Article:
There is a way, I contend, to fuse empirical ontology and formal ontology. To sketch it ever so briefly, the method lies through Physics Relational System Monism to Complex System Monism incorporating evolution and emergence (in the form of a priority monism ) and utilizing the insights of information theory and information science. A key deduction in the philosophical “logic chain” implied by the priority monist premise is that since all sub-systems in a real monistic system (the cosmos) must also be real then a formal sub-system in the real monistic system is also real. This leads to the seemingly paradoxical assertion that a formal system is a real system. It is indeed a real system but one with special characteristics. Its operations while real-system instantiated are informationally stored and transmitted (in patterns of matter or energy). Data and the capacity for data operations are stored and enacted in physical media, including computer components and human brains as media. A salient point is that the information content (which exists in patterns in media and which is capable of influencing / producing other real patterns and structures) in these systems is more important than the matter or energy content. This might almost hold as a definition of information efficiency. An efficient information system is one where the information content and/or transmission rate is high relative to the matter/energy requirements.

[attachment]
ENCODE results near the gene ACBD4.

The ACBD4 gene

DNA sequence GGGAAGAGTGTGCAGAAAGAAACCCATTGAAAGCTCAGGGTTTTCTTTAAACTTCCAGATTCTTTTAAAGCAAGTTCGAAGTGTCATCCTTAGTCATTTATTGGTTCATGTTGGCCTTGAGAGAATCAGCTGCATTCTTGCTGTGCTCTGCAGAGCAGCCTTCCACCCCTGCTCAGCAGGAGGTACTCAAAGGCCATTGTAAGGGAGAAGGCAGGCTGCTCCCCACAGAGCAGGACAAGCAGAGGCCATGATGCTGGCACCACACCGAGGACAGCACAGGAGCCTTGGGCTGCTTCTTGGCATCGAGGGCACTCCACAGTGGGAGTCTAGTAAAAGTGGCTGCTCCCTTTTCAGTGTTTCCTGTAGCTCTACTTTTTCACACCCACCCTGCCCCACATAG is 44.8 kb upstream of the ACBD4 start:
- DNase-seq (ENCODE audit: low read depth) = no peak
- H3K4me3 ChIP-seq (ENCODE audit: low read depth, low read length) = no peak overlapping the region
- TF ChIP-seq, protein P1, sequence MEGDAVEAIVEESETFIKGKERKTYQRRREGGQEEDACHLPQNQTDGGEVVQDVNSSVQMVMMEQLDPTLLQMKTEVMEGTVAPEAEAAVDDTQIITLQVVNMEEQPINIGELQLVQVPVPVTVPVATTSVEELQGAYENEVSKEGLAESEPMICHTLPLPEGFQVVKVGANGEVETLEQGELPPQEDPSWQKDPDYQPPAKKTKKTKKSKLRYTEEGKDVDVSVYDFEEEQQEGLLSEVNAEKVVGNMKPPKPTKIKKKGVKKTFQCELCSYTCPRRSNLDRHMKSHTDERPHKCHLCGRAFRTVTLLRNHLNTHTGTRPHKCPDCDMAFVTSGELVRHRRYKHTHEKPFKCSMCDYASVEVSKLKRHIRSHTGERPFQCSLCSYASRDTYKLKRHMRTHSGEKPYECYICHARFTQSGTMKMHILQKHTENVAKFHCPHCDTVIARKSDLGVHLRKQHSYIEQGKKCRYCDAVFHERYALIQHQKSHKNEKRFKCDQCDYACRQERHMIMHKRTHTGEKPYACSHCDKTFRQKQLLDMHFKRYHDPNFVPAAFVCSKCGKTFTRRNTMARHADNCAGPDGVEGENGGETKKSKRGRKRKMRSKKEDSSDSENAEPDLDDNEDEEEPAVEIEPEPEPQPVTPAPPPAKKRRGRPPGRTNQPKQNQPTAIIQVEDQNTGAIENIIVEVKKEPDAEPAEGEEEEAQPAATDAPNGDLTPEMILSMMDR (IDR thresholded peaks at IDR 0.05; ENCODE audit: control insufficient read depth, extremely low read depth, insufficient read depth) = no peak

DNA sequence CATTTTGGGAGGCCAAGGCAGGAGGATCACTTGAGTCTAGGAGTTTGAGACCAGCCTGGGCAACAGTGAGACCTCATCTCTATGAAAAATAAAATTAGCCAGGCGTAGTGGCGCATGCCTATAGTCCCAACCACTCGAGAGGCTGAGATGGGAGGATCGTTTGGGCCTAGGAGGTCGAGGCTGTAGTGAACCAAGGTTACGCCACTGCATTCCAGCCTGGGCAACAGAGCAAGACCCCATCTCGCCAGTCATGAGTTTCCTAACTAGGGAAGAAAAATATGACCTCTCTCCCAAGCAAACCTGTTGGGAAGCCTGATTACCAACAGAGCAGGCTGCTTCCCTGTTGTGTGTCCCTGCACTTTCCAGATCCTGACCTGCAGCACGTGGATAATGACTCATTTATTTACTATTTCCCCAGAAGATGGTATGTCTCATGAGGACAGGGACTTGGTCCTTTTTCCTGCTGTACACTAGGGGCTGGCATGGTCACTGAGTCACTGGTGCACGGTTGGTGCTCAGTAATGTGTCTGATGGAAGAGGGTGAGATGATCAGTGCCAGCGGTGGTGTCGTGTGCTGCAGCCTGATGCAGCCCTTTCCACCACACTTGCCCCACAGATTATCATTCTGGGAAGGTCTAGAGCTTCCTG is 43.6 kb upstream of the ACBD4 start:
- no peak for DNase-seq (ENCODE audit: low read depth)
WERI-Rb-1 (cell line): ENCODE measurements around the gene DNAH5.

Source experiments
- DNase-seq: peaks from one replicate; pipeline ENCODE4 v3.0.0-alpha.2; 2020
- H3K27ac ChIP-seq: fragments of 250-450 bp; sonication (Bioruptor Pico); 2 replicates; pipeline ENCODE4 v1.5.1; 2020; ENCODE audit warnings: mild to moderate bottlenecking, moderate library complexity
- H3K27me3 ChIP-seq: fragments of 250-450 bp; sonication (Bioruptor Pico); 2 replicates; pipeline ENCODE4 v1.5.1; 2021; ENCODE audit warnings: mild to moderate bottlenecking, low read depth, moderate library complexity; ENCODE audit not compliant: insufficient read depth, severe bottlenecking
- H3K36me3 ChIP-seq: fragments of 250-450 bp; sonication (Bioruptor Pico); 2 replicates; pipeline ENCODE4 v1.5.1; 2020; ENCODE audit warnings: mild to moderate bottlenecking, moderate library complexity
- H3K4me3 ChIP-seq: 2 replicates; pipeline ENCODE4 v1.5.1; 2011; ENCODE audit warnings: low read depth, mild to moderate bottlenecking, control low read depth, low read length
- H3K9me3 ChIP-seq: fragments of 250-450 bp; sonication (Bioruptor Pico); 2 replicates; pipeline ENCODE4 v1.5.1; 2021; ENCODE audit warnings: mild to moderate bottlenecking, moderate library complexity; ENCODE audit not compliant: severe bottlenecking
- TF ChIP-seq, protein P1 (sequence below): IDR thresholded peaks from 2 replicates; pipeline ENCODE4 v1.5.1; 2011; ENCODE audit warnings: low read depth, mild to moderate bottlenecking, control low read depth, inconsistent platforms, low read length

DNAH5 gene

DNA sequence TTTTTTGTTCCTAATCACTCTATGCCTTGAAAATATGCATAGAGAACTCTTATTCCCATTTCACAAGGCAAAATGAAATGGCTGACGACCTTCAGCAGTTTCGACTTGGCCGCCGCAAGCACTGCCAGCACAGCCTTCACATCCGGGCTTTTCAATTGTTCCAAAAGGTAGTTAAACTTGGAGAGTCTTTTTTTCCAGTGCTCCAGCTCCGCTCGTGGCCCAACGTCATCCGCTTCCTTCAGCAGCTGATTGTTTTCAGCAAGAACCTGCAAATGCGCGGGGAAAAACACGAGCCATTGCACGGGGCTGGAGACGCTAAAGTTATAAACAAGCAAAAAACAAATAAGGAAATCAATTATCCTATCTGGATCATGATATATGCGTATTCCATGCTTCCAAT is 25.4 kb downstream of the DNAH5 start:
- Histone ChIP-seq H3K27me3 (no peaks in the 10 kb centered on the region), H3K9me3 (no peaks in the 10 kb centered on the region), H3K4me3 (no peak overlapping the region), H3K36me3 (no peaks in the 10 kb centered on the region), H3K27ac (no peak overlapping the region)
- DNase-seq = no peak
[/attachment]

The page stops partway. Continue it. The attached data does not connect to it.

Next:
Where this theory leads, in part, is to a workable ontological delineation between “fundamental laws” as in the discovered laws of the hard sciences and humanly generated “rules” as in legal laws, regulations, customs and mores. The human agent (the human being) is the key component in all this of course. As a human agent he/she possesses some autonomy (which as a concept would be need careful and extensive definition), a physical body actuated by servos and servo systems (muscles, nerves etc.) and finally and importantly a brain, which among its other capabilities, encodes and decodes information and the rules that the information as instructions (algorithmic and heuristic) can encode. The human agent may then obey rules or disobey rules with the key proviso than a human cannot obey a rule if that would entail breaking or ignoring a fundamental law of nature discovered, or yet undiscovered, by the hard sciences (physics, chemistry and biology).

    Key questions for economics are these. What in “conventional” economics are truly laws? What in economics are “mere” rules? What parts of the moral philosophy presumption for the efficacy of private property as a personal and social good (to use that example) can be related to fundamental laws of nature and what parts can be related to mere human prescriptions as human rules? Then, what empirical effects, from effects on the well-being or welfare levels of all social participants (effects especially as differential or unequal effects) to effects on environments and the biosphere can we note from different rules and rule sets and different variants of rules and rule sets for private property and other economic rules and institutions? What factors exogenous to the limited rule inputs we are examining could be affecting the outcomes?